That’s the most frequently asked question I hear. For good reason - there’s no early detection alert system available. And since the pancreas is a well-hidden organ within the body, tumors growing in it stay well-hidden too.

When it's discovered, it’s usually too late to do much to stop the disease. I don’t like exploring the statistics because the numbers are terrifying for the prognosis of Stage 4 pancreatic cancer. Basically only about 20% live past 1 year. Less than 3% live 5 years. As I approached the anniversary of my 2nd year since diagnosis, I’m joining the 6% of people who are gifted this time. Terrifying!

I focus on the fact that while the incidence of pancreatic cancer is increasing, the survival rate is also increasing. The five-year rate today is based on people who were diagnosed 5 years ago. I’m part of the group of more recently diagnosed people who together are marching towards creating a higher survival rate.

My discovery story: As our lives are played out in a series of stories, my story is both similar and unique to most cancer patients.

I’m not the profile of a person who would develop the disease: smoking, overweight, diabetes, male and African American. None of these apply to me.

I did not have any of the usual symptoms: Pain (usually in the abdomen or back), weight loss, jaundice, nausea, pancreatitis or recent-onset diabetes. 

I did have vague symptoms that I thought were caused by an ongoing flu: loss of appetite, change in stool, tiredness. I also had a ball-bearing size lump in a gland near my collar bone that I mentioned to three different doctors in the year prior to diagnosis. All said to alert them if it changed. It did.

My discovery gift was that I developed a 24-hour fever just days before Thanksgiving in 2017. It went away and I was fine. Two weeks later it came back so I decided to seek medical care for this vague, never-ending flu-like crud. I mentioned to the Nurse Practitioner that I just hadn’t felt right for awhile and my ball-bearing lump had grown a twin.

I could tell something didn’t sit right with her. She seemed to suspect something was wrong. She kept asking and asking if my stomach hurt. I kept answering no…. is it supposed to hurt?? When she left the room to consult, I could feel the start of quiet tears; I knew something was wrong.

And so the testing began - fast!

An ultrasound discovered the blocked bile duct causing the fevers, lack of appetite and changes in stools. A blocked bile duct is not uncommon with pancreatic cancer. A ct scan suggested a tumor was hiding in my pancreas. An x-ray revealed a field of small tumors covering my lungs. It wasn’t good news and it had spread.

So, my journey had begun. I was terrified and overwhelmed as it began. Today, frequently I am still terrified and overwhelmed. But, I’m still here. And for that, I am grateful. I appreciate everyone who has stepped into this journey with me. And I am especially grateful to the nurse practitioner who really listened and believed me. Every day I make a plan for tomorrow and I expect to be here for it. And by the grace of God, so far, I have been.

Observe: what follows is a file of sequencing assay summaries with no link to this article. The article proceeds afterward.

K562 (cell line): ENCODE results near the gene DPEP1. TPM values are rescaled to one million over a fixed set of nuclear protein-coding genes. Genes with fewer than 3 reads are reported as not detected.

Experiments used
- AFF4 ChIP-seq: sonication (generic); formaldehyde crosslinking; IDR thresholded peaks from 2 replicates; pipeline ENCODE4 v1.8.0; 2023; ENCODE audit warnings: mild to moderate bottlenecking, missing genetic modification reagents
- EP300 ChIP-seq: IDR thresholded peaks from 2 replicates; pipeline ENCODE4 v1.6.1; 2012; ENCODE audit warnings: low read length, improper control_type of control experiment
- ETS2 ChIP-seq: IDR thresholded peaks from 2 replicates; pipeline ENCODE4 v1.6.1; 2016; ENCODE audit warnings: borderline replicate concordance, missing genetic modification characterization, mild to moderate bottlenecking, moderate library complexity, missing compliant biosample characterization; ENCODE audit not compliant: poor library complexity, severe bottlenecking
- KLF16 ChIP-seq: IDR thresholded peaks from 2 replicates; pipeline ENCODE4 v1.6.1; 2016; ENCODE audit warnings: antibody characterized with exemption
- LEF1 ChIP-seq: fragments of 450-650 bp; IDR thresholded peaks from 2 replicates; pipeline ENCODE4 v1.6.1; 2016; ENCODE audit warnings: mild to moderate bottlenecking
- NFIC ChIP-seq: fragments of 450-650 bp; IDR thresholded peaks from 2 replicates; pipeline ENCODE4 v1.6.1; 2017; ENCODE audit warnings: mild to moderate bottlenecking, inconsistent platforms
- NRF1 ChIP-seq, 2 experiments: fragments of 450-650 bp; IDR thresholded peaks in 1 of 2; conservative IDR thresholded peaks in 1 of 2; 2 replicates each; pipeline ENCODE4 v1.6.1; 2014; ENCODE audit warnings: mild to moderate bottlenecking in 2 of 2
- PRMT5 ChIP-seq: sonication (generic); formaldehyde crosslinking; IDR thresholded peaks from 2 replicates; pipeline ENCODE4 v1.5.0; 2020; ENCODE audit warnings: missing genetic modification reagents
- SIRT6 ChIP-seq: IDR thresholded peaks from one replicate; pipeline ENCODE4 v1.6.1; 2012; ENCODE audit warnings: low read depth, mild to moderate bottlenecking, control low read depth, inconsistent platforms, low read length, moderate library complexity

Kathleen Braier, Pancreatic Cancer Patient and "Together, We Are Strong" Blogger
About the Author

Is it possible to live a full and meaningful life with cancer? Kathleen thinks so. After she was diagnosed with stage 4 cancer in 2017, she spent a year on a chemo regimen that provided about 10 days of feeling well enough to live a fairly normal life between treatments. She joked about writing an imaginary blog for about a year before realizing... against all predictions of her imminent demise, she was still somehow alive. She decided she would write a real version of her blog to honor those diagnosed with any late-stage cancers. They might live longer than expected and she wanted to provide a bit of a guide that tells them what that might be like. Posts on the Together, We Are Strong cancer blog can also be read on her personal blog at https://livingmylifein10days.com/. Though not the experience she would have chosen, she does not believe living with an end-stage cancer should stop anyone from living their life with meaning.

Add new comment

Bless
Bliss
on April 4, 2022 - 2:23 am

The writer of this has passed away. May she Rest In Peace. What a beautiful soul.

Margaret
silecchio
on January 10, 2022 - 7:10 pm

My husband is about 13 to 14 months from what was likely the start of diagnosis, stage 4 pancreatic. Also, I am a Nurse practitioner and am so glad that you had an NP that listened to you and initiated testing. As a caregiver , it's incredibly hard to not be able to fix it.

Karla
Maroney
on December 19, 2021 - 2:22 pm

Thank you for this.

Raven
Patterson-Moore
on December 5, 2021 - 9:08 am

Thank you for sharing your very private and personal journey. Such an inspiring story. God Bless! Wishing you wellness, peace and happiness.

Fondazione
Nadia Valsecchi
on November 26, 2021 - 12:55 am

Thanks Kathleen for sharing real version of blog! It's useful information!

Naomi
Pearl
on September 5, 2021 - 10:11 pm

This is incredibly inspiring thank you so much for sharing. I lost my dad to pancreatic cancer 5 years ago. Much like you he had none of the indicators, was very healthy and active and had seen several doctors for just feeling kind of crummy and one day it was like it hit out of nowhere. I now have pancreatic issues myself and thank you for inspiring me.

Raven
Patterson-Moore
on December 5, 2021 - 9:01 am

God Bless! I hope you are doing better and that you are well.

NoysisGeary
NoysisGeary
on May 13, 2021 - 1:27 pm

very nice blog

af62fod23441k83b

Phillip
Knoll
on January 14, 2021 - 4:09 pm

To infinity and beyond 🚀️